William Still honed his tactical skills on Football Manager as a youngster, but is now a full-time coach – and he even came face-to-face with Lionel Messi on the touchline
Image: John Berry)
Let’s be honest; at one point or another we’ve all fancied ourselves as a bit of a coach after doing the business on Football Manager, haven’t we?
Social media is often awash with stories about the addictive simulation game. Whether it’s taking Woking from non-league to the Champions League in just six seasons or a 10-year dynasty at Stevenage, we all have our own Football Manager fairytale.
But have you heard the one about the 29-year-old who obsessed over the game and then went on to coach Preston’s U14 team before taking charge of a team against Lionel Messi just a decade later? That’s the remarkable true story of William Still, the man who was in charge of Stade de Reims when Messi made his bow for Paris Saint-Germain last year.
Still and his older brother, Edward, grew up honing their tactics on F.A. Premier League Football Manager 2001. They spent so long on the game that their parents actually banned them from continually ‘messing around’ on the computer, but the game has helped both brothers carve out a career in the professional game.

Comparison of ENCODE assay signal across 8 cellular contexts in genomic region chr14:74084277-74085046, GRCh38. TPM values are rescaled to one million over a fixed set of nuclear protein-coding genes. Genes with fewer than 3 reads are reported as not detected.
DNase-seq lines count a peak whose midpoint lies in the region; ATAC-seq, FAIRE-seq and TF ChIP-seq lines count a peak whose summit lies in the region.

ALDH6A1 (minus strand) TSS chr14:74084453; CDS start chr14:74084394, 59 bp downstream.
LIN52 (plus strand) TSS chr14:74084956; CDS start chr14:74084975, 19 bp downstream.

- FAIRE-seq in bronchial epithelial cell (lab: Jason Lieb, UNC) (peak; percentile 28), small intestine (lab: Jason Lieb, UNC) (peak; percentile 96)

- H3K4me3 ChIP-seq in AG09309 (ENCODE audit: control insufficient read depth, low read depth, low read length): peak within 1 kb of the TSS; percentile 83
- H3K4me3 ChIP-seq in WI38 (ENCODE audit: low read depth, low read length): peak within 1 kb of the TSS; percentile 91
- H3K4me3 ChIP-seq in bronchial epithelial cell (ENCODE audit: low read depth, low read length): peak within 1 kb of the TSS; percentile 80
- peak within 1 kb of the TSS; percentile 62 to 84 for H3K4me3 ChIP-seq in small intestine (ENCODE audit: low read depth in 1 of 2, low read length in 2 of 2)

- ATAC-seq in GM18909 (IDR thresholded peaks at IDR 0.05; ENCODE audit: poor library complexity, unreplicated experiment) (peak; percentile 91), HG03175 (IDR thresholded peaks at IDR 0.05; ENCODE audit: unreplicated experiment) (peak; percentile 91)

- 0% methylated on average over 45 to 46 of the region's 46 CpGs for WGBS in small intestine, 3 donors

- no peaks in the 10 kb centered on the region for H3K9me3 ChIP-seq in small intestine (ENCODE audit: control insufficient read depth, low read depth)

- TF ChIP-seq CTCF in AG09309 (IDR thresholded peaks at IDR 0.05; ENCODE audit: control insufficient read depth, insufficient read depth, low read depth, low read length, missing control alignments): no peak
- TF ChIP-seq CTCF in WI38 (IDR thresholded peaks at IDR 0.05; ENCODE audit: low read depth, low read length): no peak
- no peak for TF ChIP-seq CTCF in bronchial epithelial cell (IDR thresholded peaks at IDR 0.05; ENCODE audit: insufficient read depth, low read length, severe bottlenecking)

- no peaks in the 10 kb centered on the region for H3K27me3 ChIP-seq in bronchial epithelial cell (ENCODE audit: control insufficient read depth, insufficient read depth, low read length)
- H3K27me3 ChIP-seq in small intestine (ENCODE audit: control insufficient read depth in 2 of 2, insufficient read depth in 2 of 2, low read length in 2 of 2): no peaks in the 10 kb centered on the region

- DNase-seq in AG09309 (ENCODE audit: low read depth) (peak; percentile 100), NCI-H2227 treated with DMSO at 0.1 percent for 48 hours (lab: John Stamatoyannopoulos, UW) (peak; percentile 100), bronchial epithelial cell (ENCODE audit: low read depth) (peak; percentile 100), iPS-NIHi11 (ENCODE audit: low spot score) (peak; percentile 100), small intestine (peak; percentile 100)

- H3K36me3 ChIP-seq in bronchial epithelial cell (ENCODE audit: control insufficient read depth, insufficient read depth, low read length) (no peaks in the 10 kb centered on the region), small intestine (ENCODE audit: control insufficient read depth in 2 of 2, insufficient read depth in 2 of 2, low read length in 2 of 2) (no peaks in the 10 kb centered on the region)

Still’s family moved to Belgium in his youth and he even played in the fourth tier of Belgian football, but Still made the decision to return to England at the age of 17 in order to pursue his dream of making it in football. By pursuing a degree at Preston’s Myerscough College, Still was given the chance to work with Preston’s youngsters due to a link between the club and the college.
Still told SportBible: “You were just so involved in it. You spent time at college during the day and in the evening, you went to coach at PNE. I just absolutely loved it. And it got to a stage where I realised there were better players around me on the pitch. I wasn’t going to make it as a professional.”